UN Secretary-General Antonio Guterres has expressed satisfaction with the anti-money laundering efforts in Nigeria and Tunisia.
Guterres, in his remarks to the Security Council on ‘Corruption in Conflicts’, noted that the anti-money laundering efforts in Nigeria and Tunisia had seen funds returned to the treasury.
“At its January Summit this year, the African Union launched the observance of 2018 as African Anti-Corruption Year.
“I am pleased to note that anti-money laundering efforts in Nigeria and Tunisia have seen funds returned,” the UN chief said.
Newsmen report that the AU has declared 2018 as anti-corruption year with the theme: ‘Winning the Fight Against Corruption: A Sustainable Path to Africa’s Transformation’.
Newsmen also report that the African Heads of State entrusted Nigeria’s President Muhammadu Buhari with the responsibility of serving as the ‘Champion of the Theme of the Year’.
The UN chief said corruption was present in all countries, rich and poor, North and South, developed and developing, adding that numbers show the startling scope of the challenge.
The World Economic Forum estimate that the cost of corruption is at least $2.6 trillion while according to the World Bank, businesses and individuals pay more than $1 trillion in bribes each year.
Guterres said: “Corruption robs schools, hospitals and others of vitally needed funds. It rots institutions, as public officials enrich themselves or turn a blind eye to criminality.
“It deprives people of their rights, drives away foreign investment and despoils the environment. Corruption breeds disillusion with government and governance – and is often at the root of political dysfunction and societal disunity.
“The poor and vulnerable suffer disproportionately. And impunity compounds the problem. Corruption can be a trigger for conflict, as conflict rages, corruption prospers. And even if conflict ebbs, corruption can impede recovery.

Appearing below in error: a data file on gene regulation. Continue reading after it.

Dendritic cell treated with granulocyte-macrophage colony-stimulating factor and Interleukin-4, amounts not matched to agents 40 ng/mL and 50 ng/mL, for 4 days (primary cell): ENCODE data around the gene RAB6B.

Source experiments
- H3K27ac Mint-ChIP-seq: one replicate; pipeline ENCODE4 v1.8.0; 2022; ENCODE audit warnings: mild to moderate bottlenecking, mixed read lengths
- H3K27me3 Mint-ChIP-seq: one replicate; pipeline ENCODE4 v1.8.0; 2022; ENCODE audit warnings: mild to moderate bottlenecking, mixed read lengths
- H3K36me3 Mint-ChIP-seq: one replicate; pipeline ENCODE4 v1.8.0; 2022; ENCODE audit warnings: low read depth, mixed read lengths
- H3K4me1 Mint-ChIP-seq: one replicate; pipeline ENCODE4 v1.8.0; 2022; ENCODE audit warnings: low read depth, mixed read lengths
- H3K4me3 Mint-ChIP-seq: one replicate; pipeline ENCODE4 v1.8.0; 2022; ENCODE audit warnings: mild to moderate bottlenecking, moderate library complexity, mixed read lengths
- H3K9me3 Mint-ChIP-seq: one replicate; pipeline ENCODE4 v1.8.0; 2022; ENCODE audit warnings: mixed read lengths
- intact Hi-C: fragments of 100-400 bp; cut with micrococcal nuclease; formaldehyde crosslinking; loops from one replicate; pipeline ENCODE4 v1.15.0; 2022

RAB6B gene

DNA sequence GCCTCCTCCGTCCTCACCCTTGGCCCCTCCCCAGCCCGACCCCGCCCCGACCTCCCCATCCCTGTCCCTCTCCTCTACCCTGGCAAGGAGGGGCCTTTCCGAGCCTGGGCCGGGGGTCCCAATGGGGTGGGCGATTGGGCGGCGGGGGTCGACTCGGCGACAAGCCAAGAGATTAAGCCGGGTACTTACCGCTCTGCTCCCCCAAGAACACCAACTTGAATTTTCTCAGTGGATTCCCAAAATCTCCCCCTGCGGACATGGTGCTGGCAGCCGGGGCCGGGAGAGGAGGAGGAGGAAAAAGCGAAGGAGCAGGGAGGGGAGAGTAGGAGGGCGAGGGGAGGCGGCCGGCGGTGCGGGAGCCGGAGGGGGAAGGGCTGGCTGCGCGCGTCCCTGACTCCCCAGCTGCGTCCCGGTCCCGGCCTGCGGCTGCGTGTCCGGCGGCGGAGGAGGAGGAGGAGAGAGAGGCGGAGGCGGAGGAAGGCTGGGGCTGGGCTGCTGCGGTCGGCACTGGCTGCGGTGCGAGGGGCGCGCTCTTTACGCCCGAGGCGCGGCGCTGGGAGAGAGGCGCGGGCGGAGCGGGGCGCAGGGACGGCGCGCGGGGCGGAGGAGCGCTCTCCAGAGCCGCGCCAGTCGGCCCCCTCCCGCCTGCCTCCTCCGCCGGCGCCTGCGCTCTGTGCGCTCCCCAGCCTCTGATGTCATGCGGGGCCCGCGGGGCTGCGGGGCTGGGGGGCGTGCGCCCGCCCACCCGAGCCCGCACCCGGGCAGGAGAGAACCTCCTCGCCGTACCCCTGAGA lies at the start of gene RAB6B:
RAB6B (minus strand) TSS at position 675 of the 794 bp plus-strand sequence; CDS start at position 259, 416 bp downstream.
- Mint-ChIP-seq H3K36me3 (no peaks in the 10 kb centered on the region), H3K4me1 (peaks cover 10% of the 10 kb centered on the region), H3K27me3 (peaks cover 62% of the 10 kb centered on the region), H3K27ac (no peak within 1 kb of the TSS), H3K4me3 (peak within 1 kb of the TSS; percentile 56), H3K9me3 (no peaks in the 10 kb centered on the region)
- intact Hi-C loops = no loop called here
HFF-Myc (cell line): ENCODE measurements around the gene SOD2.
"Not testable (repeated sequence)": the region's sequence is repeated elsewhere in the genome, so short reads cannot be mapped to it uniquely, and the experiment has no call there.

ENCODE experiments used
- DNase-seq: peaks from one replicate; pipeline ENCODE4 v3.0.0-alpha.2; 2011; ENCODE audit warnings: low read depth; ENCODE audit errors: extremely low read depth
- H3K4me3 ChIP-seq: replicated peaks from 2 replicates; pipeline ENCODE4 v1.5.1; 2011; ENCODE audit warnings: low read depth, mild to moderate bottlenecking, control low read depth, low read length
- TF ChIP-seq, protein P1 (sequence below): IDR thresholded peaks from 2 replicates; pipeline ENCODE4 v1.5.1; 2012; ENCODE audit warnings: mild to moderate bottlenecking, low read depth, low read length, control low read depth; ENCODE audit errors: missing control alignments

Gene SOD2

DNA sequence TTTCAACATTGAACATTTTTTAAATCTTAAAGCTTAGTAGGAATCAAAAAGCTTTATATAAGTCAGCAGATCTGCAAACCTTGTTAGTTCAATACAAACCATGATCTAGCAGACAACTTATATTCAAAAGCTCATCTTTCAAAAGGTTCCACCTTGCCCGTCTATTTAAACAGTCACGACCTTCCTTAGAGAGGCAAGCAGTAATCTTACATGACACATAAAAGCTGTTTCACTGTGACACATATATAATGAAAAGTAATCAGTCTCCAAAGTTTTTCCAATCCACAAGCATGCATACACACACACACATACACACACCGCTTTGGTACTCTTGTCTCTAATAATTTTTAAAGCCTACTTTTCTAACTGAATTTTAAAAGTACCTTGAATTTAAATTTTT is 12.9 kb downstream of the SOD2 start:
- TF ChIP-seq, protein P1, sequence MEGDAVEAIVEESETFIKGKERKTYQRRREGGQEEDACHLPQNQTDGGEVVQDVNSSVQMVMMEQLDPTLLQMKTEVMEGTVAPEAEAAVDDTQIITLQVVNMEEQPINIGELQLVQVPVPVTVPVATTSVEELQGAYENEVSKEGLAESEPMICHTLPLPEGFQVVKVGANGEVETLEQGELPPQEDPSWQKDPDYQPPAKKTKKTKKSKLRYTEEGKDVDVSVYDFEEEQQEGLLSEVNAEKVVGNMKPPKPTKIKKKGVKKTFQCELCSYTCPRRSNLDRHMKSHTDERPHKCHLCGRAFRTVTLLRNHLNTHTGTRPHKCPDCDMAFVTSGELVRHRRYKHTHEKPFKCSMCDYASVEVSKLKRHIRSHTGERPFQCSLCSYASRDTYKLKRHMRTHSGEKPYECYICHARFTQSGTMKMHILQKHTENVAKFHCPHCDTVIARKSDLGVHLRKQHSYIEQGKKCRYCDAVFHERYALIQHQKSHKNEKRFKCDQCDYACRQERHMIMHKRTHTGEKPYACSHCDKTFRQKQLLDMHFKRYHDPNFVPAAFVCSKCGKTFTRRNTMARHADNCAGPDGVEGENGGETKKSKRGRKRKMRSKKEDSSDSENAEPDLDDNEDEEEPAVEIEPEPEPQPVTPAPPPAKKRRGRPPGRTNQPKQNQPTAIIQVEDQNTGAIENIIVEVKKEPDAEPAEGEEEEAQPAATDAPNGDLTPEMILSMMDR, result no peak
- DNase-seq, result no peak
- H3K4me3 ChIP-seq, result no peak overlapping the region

“Corruption drives and thrives on the breakdown of political and social institutions. These institutions are never more in crisis than in times of conflict.
“Corruption is linked to many forms of instability and violence, such as the illicit trafficking in arms, drugs and people”.
He noted the connections among corruption, terrorism and violent extremism, adding that assets stolen through corruption can be used to finance further crimes, including violent extremist and terrorist acts.
According to him, large-scale corruption surveys conducted by the United Nations Office on Drugs and Crime found that bribery of public officials was particularly high in areas affected by conflict.
Guterres charged governments to enhance anti-corruption efforts by ensuring independent judiciaries, a vibrant civil society, freedom of the media and effective whistle-blower protections.
He said that the international community can complement those efforts by working more effectively against money laundering, tax evasion and the illicit financial flows that have deprived countries of much-needed resources, and that further feed corruption.
“We must all do more to fight corruption, strengthen governance and build trustworthy institutions that can ensure probity and progress for all,” the UN chief stressed